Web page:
Yes! I’m a feminist – Tope Tedela talks more on gender advocacy
Temitope Christopher Tedela popularly known as Tope Tedela, is a multi-award-winning Nigerian actor, and producer of film, television, and stage play.
His journey into professional acting took off in 2006, when he was cast as Julian on family TV Drama-Edge of Paradise, while still a student at the University of Lagos.
Combining education and his love for acting was not an easy feat for this Ogun State indigene, who decided to take a break and come back to movies after his studies.
Since then, Tope Tedela has not looked back on his decision into Nollywood, giving exceptional performances and of course, being rewarded with various movie awards such as AMVCA’s Best Actor in A Drama in 2014, Best of Nollywood’s Best Actor in A Leading Role, also in 2014.
The producer of Slow Country and King Invincible, in this interview, talks about his career in Nollywood and the future he hopes to build in the billion-dollar industry.
How did your acting career start?
About a year after I finished secondary school, I told an older family friend who was working in advertising that I was interested in being an actor. He was kind enough to invite me to a movie set where I played an extra—what we call waka pass. Also, I participated in plays in the church around that same time. I got into university and after my first year, I auditioned for the TV series Edge of Paradise and got cast as Julian. Things began to unfold afterward. Along the line, school began to suffer and I didn’t want to abandon my degre. So, I took a hiatus to focus on school and returned to acting some years afterward.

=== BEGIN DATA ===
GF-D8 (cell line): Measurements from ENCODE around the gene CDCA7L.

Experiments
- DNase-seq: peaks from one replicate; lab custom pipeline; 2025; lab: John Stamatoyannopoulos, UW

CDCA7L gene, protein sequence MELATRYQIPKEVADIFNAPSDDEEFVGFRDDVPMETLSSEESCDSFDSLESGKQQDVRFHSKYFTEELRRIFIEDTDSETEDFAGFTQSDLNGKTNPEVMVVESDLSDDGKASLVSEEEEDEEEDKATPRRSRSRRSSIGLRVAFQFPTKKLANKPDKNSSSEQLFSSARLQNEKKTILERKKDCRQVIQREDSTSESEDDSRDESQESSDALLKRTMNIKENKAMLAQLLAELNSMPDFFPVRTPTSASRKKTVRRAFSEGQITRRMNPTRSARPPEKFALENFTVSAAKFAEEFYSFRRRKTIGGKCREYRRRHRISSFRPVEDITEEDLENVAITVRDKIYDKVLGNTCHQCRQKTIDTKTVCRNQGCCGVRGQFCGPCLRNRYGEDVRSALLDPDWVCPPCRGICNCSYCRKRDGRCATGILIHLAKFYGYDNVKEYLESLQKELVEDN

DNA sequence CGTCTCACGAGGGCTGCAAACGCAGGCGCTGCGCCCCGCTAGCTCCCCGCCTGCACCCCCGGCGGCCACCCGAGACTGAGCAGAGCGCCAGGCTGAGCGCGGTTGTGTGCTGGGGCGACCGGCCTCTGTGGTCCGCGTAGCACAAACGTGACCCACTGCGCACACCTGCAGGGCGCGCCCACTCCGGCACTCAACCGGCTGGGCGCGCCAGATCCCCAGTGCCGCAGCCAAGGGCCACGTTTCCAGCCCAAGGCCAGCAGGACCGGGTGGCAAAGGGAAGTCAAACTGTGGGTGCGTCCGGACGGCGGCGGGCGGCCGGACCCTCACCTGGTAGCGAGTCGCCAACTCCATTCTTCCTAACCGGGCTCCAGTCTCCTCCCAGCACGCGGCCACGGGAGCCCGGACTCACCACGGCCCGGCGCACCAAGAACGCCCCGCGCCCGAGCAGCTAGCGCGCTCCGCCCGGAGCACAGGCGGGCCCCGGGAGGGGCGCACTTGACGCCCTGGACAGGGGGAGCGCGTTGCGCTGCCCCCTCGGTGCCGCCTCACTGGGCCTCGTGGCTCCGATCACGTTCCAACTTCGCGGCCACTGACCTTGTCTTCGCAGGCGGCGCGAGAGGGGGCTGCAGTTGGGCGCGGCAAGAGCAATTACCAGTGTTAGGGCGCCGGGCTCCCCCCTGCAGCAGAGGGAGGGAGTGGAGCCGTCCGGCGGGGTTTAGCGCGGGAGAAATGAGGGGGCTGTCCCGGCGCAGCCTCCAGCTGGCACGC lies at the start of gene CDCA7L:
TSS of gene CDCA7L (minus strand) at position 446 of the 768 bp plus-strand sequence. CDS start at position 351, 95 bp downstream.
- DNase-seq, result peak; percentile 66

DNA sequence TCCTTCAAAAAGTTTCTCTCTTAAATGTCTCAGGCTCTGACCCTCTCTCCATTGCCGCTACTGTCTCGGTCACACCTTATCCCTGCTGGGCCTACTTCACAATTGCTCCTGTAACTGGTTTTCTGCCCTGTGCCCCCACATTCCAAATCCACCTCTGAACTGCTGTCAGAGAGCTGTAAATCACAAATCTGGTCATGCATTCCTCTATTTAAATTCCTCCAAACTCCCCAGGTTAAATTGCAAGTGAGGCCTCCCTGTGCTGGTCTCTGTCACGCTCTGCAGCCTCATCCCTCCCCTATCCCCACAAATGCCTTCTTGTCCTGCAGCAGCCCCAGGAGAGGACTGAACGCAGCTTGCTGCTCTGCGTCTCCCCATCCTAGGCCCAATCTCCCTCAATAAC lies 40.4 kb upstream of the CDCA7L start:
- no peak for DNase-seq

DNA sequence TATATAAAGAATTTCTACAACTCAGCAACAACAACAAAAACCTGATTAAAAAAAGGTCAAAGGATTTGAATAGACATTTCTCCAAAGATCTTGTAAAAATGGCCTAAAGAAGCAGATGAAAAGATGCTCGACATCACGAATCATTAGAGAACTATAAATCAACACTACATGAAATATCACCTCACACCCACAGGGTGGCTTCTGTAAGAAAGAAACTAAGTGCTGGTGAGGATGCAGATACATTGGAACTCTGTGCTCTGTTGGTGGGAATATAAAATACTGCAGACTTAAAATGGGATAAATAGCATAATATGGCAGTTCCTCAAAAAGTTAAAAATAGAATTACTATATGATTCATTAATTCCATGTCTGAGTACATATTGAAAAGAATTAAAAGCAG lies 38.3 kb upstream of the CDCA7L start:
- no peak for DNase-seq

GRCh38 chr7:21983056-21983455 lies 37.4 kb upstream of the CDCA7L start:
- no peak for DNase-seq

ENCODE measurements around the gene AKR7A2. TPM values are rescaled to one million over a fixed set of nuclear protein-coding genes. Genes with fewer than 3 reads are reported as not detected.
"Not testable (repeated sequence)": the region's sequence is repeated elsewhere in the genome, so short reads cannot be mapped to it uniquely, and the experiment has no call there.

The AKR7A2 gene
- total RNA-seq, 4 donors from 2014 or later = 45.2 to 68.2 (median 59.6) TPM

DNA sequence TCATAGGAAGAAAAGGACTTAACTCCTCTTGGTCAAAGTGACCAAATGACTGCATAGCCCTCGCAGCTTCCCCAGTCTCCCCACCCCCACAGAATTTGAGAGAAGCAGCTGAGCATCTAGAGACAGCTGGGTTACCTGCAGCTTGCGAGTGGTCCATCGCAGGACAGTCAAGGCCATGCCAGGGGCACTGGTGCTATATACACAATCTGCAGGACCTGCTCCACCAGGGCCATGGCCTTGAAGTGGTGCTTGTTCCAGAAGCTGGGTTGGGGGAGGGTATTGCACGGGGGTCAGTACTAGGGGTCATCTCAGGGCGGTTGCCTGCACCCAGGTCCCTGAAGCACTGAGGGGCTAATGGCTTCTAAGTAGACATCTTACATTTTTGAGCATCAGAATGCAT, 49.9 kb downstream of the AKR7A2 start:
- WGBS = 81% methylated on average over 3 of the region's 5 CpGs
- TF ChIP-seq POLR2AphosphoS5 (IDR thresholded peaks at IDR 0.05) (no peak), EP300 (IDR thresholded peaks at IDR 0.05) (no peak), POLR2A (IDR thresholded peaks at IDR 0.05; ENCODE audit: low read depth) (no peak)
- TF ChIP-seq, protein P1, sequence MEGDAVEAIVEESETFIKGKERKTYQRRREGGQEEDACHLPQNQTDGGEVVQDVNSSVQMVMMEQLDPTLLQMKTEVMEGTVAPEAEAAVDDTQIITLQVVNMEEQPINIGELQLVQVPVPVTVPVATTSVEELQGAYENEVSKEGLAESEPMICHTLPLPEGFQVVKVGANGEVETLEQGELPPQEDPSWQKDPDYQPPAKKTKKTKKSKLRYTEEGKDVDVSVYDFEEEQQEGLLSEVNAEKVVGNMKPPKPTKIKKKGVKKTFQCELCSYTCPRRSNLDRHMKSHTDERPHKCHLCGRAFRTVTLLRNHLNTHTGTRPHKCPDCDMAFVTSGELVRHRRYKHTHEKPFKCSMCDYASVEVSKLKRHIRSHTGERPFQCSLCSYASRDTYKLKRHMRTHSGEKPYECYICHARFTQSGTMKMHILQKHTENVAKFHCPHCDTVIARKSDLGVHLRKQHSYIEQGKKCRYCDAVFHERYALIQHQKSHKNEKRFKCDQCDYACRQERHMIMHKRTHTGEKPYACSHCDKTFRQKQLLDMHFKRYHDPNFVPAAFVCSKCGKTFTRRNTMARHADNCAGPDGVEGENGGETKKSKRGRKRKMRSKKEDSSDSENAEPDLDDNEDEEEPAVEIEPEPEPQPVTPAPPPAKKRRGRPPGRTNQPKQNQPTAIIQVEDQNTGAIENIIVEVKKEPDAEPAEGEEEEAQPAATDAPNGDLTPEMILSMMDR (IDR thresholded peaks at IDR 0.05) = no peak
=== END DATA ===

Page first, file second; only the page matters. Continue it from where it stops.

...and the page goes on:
Was acting what you’ve always wanted?
Acting was what I wanted but I didn’t even know it. I loved film as a child growing up, and I remember empathizing with some of the characters that I saw and I wondered what it would be like also channeling the characters I watched.
I tried to be different things at different points in my life — accountant, aeronautical engineer—sometimes I was just plain confused. But once I realized that acting was a career that I could pursue, I poured myself wholly into it.
What are some of the challenges you faced at the beginning and still facing in Nollywood?
I think fear and rejection are the major challenges I had. Fear of where the next job is coming from, fear of failure, and constantly asking yourself if you made the right decision and so on. Every actor faces rejection at varying degrees and the ability to develop a thick skin, is essential to having a healthy emotional and mental state.
What has been your favourite and most remarkable role since you started?
I have played a variety of roles and, I constantly look to challenging myself. Different roles tingle your insides in different ways. My roles as Gboyega in What Lies Within, Lala in A Mile From Home, Kyle Stevens-Adedoyin in Surulere, Major Egan in A Soldier’s Story, Officer John Okoli in Catcher, Gregory Ameh in The Happyness Limited and a whole lot more, come to mind. So the more I try to say what my favourite is, the more another stands beside it.
Who has been your favourite personality to work with in Nollywood; be it an actor or producer?